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Can I File a Lawsuit Instead of a Workers’ Compensation Claim?

Ohio workers' comp

Photo by Vera Gorbunova on Unsplash

When a worker is injured on the job, one of the first steps in seeking compensation for medical bills and lost wages is usually tofile a workers’ compensation claim. Yet workers’ compensation cannot always compensate a worker for all of his or her losses, including non-economic damages like pain and suffering associated with the workplace injury. When workers’ compensation does not fully cover all of the losses an employee experiences, that employee may be wondering whether it is possible to file a personal injury claim instead to seek additional compensation.

Generally speaking, the Ohio workers’ compensation system prevents a worker from filing a claim against a negligent employer, but there may be some situations in which a third-party lawsuit is possible. We want to provide you with more information about filing a lawsuit instead of—or in addition to—a workers’ compensation claim.

Workers’ Compensation Does Not Consider Fault 

If you are wondering whether you can file a lawsuit against your employer or another coworker because of that person’s negligence instead of filing for workers’ compensation benefits, the answer is likely “no.” In Ohio, as in other states across the country, workers’ compensation benefits do not take into account the fault of the employer, coworkers, or even the employee who is seeking benefits. Workers’ compensation is in place to ensure that injured workers can obtain compensation for losses that occur as a result of workplace injuries. Given the nature of workers’ compensation benefits, injured workers cannot seek benefits and then file a lawsuit against an employer or co-worker on a theory of negligence.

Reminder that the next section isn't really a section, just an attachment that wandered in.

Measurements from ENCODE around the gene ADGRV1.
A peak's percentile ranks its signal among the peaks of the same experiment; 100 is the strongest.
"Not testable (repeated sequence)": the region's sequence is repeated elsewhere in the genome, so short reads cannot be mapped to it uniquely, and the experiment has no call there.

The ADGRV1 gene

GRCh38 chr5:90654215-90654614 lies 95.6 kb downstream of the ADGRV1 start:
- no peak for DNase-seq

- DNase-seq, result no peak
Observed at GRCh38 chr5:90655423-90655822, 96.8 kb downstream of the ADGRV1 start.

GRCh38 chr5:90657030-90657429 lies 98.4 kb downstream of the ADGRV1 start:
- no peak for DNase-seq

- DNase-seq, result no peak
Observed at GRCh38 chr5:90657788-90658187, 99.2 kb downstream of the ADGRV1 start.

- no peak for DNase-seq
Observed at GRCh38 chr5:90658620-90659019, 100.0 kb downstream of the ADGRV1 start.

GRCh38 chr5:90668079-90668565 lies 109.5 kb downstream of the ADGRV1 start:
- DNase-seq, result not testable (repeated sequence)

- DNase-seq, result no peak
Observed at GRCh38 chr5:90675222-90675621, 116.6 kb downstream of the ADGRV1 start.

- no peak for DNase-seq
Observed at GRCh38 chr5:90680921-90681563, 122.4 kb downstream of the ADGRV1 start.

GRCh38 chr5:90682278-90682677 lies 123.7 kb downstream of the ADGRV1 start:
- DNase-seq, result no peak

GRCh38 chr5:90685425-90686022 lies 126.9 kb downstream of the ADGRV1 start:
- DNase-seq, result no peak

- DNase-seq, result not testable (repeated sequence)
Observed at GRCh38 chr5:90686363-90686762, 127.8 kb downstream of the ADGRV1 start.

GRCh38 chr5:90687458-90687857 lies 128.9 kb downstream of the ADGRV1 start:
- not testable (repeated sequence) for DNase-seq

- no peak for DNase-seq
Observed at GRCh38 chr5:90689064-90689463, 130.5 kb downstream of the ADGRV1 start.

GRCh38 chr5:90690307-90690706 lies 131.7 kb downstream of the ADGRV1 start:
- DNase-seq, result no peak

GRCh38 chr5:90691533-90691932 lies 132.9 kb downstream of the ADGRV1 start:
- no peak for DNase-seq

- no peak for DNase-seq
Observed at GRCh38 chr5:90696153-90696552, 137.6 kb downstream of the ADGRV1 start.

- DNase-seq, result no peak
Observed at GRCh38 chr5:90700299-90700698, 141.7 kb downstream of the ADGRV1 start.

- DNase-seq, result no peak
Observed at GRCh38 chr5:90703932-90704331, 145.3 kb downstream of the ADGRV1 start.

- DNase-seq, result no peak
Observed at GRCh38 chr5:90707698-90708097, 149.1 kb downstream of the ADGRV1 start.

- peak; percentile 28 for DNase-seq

To be clear, even if your employer made a mistake and failed to provide appropriate training for a particular piece of equipment and that lack of training resulted in your injuries, it is unlikely that you will be able to sue your employer. Similarly, if a coworker fell asleep on the job and caused your injuries as a result of his or her fatigue, it is unlikely that you can file a lawsuit against that coworker. It works the other way, too—even if you were at fault for your injuries, you can still get workers’ comp benefits.

Filing a Third-Party Lawsuit 

Even though the workers’ compensation system does not have a path for workers to file negligence claims against employers, an injured worker may still be able to file a third-party lawsuit against someone outside the place of employment. For example, if a Cleveland construction worker is injured on a roadside job by a distracted driver who fails to obey the construction traffic rules, that distracted driver may be liable for damages. In such a scenario, the injured worker may be able to file a personal injury lawsuit based on that driver’s negligence. 

Also, for instance, if a worker gets hurt at work while using a machine that has a defective component, the injured worker may be able to file a third-party lawsuit against the designer or manufacturer.

Contact a Cleveland Workers’ Compensation Attorney

If you need assistance with your workers’ comp claim or have questions about a third-party lawsuit, an aggressive Ohio workers’ compensation lawyer can assist you. Contact Nager, Romaine & Schneiberg, Co., L.P.A. for more information about our services.

Disclaimer: The information in this blog post (“post”) is provided for general informational purposes only, and may not reflect the current law in your jurisdiction. No information contained in this post should be construed as legal advice, nor is it intended to be a substitute for legal counsel on any subject matter. No reader of this post should act or refrain from acting on the basis of any information included in, or accessible through, this Post without seeking the appropriate legal or other professional advice on the particular facts and circumstances at issue from a lawyer licensed in the recipient’s state, country or other appropriate licensing jurisdiction.
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